1. Colorased 1: John T. Douglass (1847–86), violinist, composer. Born in U.S. of slave mother. Studied in Dresden with Eduard Rapoldi, and in Paris. Composed three-act Virginia’s ball, premiered Stuyvesant Institute, 1868, probably the first opera by an African American composer. Taught David Mannes violin, NY, 1870s. Also a pianist, cellist, guitarist. 

Items about John T. Douglass in:

  • RILM Music Encyclopedias: 1

2. Colorased 2: Julia Perry (1924–79), composer, educator. Studied at Westminster Choir College, also with N. Boulanger and L. Dallapiccola in France/Italy. Awarded Boulanger Grand Prix for her Viola Sonata. Composed four operas, 12 symphonies, concertos, etc. Received two Guggenheims. 

Items about Julia Perry in:

  • RILM Abstracts of Music Literature: 7
  • RILM Music Encyclopedias: 13
  • Index to Printed Music: 7

3. Colorased 3: Valerie Capers (b. 1935), pianist, composer. Father was a professional jazz pianist. Blind since the age of six. Got BA and MA degrees from Juilliard, where she was the first blind graduate. Formed her own trio and in 1966 recorded her first jazz album, Portrait in soul. 

Items about Valerie Gail Capers in:

  • RILM Abstracts of Music Literature: 3
  • RILM Music Encyclopedias: 6
  • Index to Printed Music: 7 

4. Colorased 4: José White Lafitte (1836–1918), composer, violinist. From Cuba, concertized with L.M. Gottschalk. Studied at the Paris Conservatory, Grand Prize winner, 1856. Owner of the “Swansong” Stradivarius. Composed some 30 works, including the F#-minor concerto, recorded by Rachel B. Pine, 1997. 

Items about José White Lafitte in:

  • RILM Abstracts of Music Literature: 10

5. Colorased 5: George Walker (1922–2018), composer. First African American to win a Pulitzer Prize (Lilacs, 1996). First Black graduate of the Curtis Institute (1945), First Black doctorate from the Eastman (1955). Nearly 100 compositions, symphonies, concertos, songs, piano, etc. Studied at Fontainebleau, 1947. 

Items about George Theophilus Walker in:

  • RILM Abstracts of Music Literature: 89
  • RILM Music Encyclopedias: 44
  • Index to Printed Music: 4

6. Colorased 6: Undine Smith Moore (1904–89), professor, composer, music theorist. Attended Fisk U, Juilliard, Columbia (MA), and workshops at Eastman. In 1969, cofounded Black Music Center at Virginia State College, and wrote music theory textbook featuring music by Black composers. 

Items about Undine Smith Moore in:

  • RILM Abstracts of Music Literature: 16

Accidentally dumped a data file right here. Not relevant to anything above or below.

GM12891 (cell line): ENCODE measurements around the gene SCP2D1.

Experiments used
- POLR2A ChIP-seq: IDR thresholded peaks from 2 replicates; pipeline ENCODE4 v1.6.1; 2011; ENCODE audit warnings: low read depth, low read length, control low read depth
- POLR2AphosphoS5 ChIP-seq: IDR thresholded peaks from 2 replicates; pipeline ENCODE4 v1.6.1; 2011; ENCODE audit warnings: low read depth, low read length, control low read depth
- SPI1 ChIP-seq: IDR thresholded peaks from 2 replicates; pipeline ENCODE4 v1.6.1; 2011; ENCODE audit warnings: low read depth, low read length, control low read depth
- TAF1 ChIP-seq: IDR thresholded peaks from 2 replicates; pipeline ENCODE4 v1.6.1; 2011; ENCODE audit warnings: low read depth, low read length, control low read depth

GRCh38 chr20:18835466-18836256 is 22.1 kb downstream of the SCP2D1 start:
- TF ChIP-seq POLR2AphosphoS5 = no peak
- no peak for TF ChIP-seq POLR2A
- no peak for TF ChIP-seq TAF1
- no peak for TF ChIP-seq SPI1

• RILM Music Encyclopedias: 13
  • Index to Printed Music: 10

7. Colorased 7: Horace Boyer (1935–2009), professor, music theorist. Published more than 40 articles in major journals. His 1973 Eastman music theory PhD on Black church music may be the first such PhD awarded to African American Black. Theory professor for 26 years at University of Massachusetts, Amherst. 

Items about Horace Clarence Boyer in:

  • RILM Abstracts of Music Literature: 41
  • RILM Music Encyclopedias: 60

8. Colorased 8: Zenobia Powell Perry (1908–2004), professor, composer. BA Tuskegee Institute, 1938, MA Colorado St. College, 1945. Piano studies with Robert Dett. Composition studies with Darius Milhaud, Charles Jones. Faculty/composer at Central St. University, Ohio, 1955–82. Opera, Tawawa house, 1985. 

Items about Zenobia Powell Perry in:

  • RILM Abstracts of Music Literature: 7
  • RILM Music Encyclopedias: 6
  • Index to Printed Music: 2

9. Colorased 9: Henry Williams (1813–1903), violinist, composer, educator. Played with Francis Johnson’s band in Philadelphia. Composed Lauriette, 1840, and Parisian Waltzes, 1854. Member of the National Peace Jubilee Orchestra in Boston, 1872. 

Items about Henry F. Williams in:

  • RILM Abstracts of Music Literature: 3
  • RILM Music Encyclopedias: 5
  • Index to Printed Music: 7

10. Colorased 10: Margaret Bonds (1913–72), pianist, educator, composer. Composition studies with Florence Price. BM/MM Northwestern (1933–34). Juilliard comp studies with Roy Harris, Emerson Harper. Theater/song composer, collaborated with Langston Hughes. First Black to perform with Chicago Symphony Orchestra. 

Items about Margaret Bonds in:

  • RILM Abstracts of Music Literature: 27
  • RILM Music Encyclopedias: 15
  • Index to Printed Music: 12